Ok, before you go storm the offices of Baseball Prospectus (for which, I assume, you’d need some help from ENCOM) let’s keep a few things in mind. First of all, the Nats are forecast to win the NL East, not come in second. The Braves are forecast to be the second place team at only 82-80, which would give the Nats a comfortable lead. And all of this is based on PECOTA, which has some quirks that are worth noting. That doesn’t mean PECOTA is worth ignoring, its just important to know what the issues might be.

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Zimmermann and Deep Counts

February 14, 2013

Baseball Prospectus had a great article yesterday in their series of mock arbitration hearings, focused on the Nats own Jordan Zimmermann. It’s a pay site, so I won’t get into the whole meat of the argument, but I personally think PECOTA and this article alone are worth the subscription to any Nats fan. Heck, I won’t even tell you who they voted to win the arbitration hearing. Partly because it is a pay site, and partly because I don’t care that much about things like that.

What I will share, is some of the great info they had about JZimm. There was some stuff you might already know. His July, where he earned NL pitcher of the month, went 4-0 with a 0.97 ERA. His 6th highest average fastball velocity in the league (among starters). Even his ability to swing the bat. His great season ERA and quality start total. But as I said, there’s a good change you knew all of this data.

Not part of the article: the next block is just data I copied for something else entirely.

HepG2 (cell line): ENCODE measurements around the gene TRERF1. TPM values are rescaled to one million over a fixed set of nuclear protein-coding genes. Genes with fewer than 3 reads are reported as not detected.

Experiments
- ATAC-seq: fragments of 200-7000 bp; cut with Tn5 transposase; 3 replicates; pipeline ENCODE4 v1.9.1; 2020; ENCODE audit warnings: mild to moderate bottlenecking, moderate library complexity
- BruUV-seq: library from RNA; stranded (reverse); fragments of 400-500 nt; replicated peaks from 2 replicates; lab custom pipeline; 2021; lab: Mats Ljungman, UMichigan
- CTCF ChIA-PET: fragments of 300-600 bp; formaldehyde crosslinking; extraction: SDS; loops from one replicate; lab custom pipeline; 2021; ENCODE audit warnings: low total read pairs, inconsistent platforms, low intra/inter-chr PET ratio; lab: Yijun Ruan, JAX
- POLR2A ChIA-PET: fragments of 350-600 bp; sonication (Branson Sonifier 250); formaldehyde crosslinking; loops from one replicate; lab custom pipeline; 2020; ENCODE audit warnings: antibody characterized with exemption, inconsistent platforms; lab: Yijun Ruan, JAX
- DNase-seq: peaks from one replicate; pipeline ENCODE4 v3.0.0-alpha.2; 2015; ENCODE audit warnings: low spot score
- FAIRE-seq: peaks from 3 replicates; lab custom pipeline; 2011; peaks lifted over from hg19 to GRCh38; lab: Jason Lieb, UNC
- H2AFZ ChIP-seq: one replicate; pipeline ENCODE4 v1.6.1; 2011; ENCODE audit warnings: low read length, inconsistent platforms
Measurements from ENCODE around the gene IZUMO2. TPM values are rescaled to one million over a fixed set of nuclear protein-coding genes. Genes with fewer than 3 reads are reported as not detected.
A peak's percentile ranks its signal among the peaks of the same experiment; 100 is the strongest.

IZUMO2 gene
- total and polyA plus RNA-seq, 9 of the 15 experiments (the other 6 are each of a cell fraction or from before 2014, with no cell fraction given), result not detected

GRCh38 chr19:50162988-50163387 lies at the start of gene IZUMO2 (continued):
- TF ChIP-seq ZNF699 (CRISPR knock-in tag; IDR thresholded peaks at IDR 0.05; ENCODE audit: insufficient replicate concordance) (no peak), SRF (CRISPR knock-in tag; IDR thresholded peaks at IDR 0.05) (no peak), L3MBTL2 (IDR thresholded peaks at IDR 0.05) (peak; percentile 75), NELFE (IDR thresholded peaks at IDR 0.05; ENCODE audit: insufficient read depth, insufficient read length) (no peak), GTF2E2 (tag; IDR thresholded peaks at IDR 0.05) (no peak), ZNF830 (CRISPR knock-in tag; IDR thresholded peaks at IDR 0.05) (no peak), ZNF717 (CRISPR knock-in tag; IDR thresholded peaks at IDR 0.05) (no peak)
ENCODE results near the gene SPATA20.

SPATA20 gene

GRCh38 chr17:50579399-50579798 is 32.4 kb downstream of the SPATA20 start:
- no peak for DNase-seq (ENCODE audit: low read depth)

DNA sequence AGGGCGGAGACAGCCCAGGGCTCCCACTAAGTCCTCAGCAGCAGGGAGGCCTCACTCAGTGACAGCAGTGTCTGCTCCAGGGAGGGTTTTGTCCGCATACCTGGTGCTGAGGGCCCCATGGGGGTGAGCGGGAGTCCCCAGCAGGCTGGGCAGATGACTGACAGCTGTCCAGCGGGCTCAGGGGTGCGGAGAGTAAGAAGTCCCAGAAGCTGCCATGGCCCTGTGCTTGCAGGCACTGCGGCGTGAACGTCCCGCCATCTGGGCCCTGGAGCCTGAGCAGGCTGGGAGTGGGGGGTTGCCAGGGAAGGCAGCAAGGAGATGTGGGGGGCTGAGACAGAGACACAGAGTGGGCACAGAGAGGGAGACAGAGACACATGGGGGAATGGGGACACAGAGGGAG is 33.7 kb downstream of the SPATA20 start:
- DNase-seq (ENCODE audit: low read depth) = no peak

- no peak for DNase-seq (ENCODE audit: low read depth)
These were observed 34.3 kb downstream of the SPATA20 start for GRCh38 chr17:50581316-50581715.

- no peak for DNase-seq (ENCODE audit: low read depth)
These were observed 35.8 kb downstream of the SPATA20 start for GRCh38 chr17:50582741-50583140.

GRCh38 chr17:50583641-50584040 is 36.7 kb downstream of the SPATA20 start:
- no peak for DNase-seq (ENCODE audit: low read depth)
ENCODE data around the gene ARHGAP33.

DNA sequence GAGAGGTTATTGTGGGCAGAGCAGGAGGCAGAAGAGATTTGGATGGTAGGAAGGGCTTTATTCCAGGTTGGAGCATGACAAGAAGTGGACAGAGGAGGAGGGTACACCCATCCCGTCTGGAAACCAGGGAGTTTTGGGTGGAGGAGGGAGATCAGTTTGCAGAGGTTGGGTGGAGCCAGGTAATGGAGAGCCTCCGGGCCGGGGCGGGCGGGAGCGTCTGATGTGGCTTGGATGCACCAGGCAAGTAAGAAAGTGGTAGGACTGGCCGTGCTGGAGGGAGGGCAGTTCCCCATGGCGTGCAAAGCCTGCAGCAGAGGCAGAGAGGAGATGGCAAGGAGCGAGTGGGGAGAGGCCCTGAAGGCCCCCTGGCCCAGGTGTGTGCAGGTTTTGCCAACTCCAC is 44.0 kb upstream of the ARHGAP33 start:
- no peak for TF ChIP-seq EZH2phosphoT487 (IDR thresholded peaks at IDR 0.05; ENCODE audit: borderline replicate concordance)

What I found most interesting was the comparison to Matt Cain – not so much in that they are the exact same pitcher, just that at similar points in their careers, they were underappreciated, at least by the Cy Young voters. How many votes did Zimmermann get for the 2012 Cy Young award? None. That’s not a single vote, despite double digits Wins, a winning record, a sub-3.00 ERA, and the Nats making the playoffs. According to BP:

The only other pitcher to do the same in the last several seasons is Matt Cain, who’s a lot like Zimmermann in some other respects. Both are right-handers with similar heights and builds. Both throw the same assortment of five pitches at roughly similar rates (Zimmermann uses his changeup more often). Both throw hard with excellent control, but neither gets many strikeouts. Both Cain in 2009 and Zimmermann in 2012 had modest win totals and were overshadowed by other pitchers on their own staffs

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Prepping for Position Rankings

February 7, 2013

It’s February, which means pretty soon, it’s gonna be March. And every year I rank the players on the teams in the NL East position by position. I’ve done it for a few years already, but last year I picked a musical theme and used a song for each entry. I know not why I picked BritPop, but I enjoyed it. I’m doing it again, but I need help deciding which style of music to use this time. Here’s what I’m thinking, you can go vote and determine it